Although he’s spent his entire career in computer science, Allan Porterfield entered Rice University in 1977 before CS was offered as a major. “The BS EE had a track which was basically a CS degree and I was on it,” he said. “In my senior year, Rice introduced a CS degree and presented the requirements. I was one course short. I needed a sophomore-level applied math course. My other option was a graduate-level course on SmallTalk. It sounded like more fun and I took it instead.”
Porterfield married classmate Carrie Gibbons one week after their graduation. Their mathematical sciences professor, Ken Kennedy, attended the wedding and had a vested interest in the bride. “Internships were uncommon then,” he said, “but Ken did hire one or two undergraduates to work for him each summer. Carrie worked for Ken the summer after her junior year and was his first undergrad researcher to not pursue graduate work. But my interactions with the people who would eventually form the core of the future CS department would eventually make it easier for me to go back for my PhD.”
After the wedding, Porterfield went to work as a programmer for National Supply Company for about two years. “I decided I didn’t like my job, my boss’s job, or his boss’s job and that it was time to go back to school and get another degree,” he said.
Asked about courses or moments that still stand out in his memory, Porterfield responded, “Programming in the basement of Herman Brown on projects from Dr. Hirschberg. Multiple courses from an Aloha-shirted Scott Warren. Sitting in a graduate level programming language course, with Keith Cooper, Linda Torczon, Randy Allen, Carrie Gibbons among others.”
He actually met Cooper and Torczon – now popular professors in the CS department – in his sophomore year. “I was hanging out in Wiess with the guys across the hall, a senior EE and a junior CE. The CE hung out with other CEs from Sid and cleaned dishes at the Jones Commons, between the two I met Keith and Linda.”
He renewed the friendships upon his return to Rice for a PhD. “Keith was done with his masters and PhD in mathematical sciences before I got back for grad school. He defended before I got there. Linda gave her defense in CS – the first defense in the new department – not long after got back.”
Porterfield’s application for the EE PhD program was declined, so he headed to Kennedy’s office to ask for advice. Kennedy, who was the first chair of the new CS department, invited Porterfield to join the first cohort of the PhD program. In the fall of 1983, that first graduate class included about 12 students like Mike Fagan, Carl Rosene, Vasanth Bala and “a guy named Chris Evert who kept a photo on his desk of his female cousin, tennis star Chris Evert,” he said with a laugh. “It was a big class because they needed us to get the program going and figured they would whittle us down as we went.”
Porterfield made steady progress for several years then went to his chair and asked if he could rush through his final requirements in nine months. “Ken looked at me and said, ‘Tell Carrie congratulations.’ and 15 months after that, we were moving to Seattle.” As he was wrapping up his PhD, Kennedy got him an interview with Burton Smith, co-founder of the Tera Computer Company. “Burton was in the very early stage of designing a new multi-threaded computer architecture and was vitally concerned that it be programmable. He believed that a co-design effort with hardware and a compiler team could achieve a system with a high degree of parallelism that could be programmed. He needed compiler writers who understood what could be done automatically and would tell him when ideas could not be used by a compiler.” Both Porterfield and his classmate David Callahan went to Tera to try to make a shared-memory architecture work, while their colleagues back at Rice started to work on Fortran-D, or how to make a distributed-memory system work.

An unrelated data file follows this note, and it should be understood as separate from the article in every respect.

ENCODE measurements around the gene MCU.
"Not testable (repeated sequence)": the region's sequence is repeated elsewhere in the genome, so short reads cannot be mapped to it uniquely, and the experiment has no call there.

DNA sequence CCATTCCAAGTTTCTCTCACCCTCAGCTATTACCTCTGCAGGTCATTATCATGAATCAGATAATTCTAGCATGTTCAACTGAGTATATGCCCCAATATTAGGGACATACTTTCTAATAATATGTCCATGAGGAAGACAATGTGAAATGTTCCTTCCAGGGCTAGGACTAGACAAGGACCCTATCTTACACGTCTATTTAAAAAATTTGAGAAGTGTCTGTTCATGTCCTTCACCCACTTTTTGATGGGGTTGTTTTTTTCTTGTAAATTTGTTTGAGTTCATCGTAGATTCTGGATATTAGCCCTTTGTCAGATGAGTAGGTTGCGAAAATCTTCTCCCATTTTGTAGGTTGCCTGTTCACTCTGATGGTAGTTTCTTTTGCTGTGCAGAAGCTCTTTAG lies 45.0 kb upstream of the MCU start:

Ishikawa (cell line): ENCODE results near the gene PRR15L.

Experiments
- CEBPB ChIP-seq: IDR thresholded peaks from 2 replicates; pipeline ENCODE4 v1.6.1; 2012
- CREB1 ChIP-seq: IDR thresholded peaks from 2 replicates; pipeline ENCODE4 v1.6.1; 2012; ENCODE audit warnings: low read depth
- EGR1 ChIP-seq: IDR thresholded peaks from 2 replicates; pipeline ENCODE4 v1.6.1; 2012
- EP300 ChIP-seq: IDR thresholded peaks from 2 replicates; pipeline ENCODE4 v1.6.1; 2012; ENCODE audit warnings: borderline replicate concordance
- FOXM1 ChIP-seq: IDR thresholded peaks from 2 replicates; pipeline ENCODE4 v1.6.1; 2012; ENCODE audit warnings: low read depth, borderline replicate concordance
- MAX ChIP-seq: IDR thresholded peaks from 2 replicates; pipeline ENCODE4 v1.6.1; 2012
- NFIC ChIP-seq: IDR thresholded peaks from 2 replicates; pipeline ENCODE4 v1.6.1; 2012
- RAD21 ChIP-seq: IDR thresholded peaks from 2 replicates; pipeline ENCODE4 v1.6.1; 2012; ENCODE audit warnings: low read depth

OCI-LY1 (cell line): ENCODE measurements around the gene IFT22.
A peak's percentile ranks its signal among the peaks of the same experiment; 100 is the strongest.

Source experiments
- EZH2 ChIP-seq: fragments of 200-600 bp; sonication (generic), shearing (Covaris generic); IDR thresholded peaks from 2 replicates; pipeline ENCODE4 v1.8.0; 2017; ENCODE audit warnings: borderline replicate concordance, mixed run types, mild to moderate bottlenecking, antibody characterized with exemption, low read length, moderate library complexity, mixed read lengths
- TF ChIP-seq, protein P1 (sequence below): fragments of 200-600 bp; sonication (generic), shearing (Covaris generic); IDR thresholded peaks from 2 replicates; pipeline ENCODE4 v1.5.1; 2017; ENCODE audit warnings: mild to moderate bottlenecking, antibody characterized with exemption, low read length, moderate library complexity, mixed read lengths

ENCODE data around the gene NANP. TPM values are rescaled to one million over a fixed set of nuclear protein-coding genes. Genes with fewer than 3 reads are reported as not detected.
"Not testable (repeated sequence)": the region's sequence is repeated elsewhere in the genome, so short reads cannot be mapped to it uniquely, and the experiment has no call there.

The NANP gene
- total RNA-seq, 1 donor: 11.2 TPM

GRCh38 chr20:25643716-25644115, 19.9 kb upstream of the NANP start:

Tera was renamed Cray Inc. after acquiring Cray Research from Silicon Graphics in 2000. Four years later, Porterfield grew disenchanted with the company’s new direction and looked for a new challenge. “I spent 18 years working for a start-up HPC computer manufacturer, doing compiler development and general network design in a fast-paced environment. Publication was not a priority.”
But he was asked to write a paper not long after he began working for the Renaissance Computing Institute (RENCI). Porterfield was concerned that his lack of previous publications might detract from his expertise. “But the people who read my first proposal had been going to Tera for quarterly reviews and knew what I had been doing. They realized my lack of a track record wasn’t because I hadn’t done work, but because I had been too busy to write it down.”
Porterfield has been working with students, writing papers, and researching adaptive runtimes at RENCI, a computing research institute associated with UNC, for the last nine years. “I’ve never been driven by money,” he said. “Becoming a billionaire was not what I wanted. I wanted to make programs go fast, and that’s what I’ve been doing since grad school. It’s been an interesting intellectual challenge.”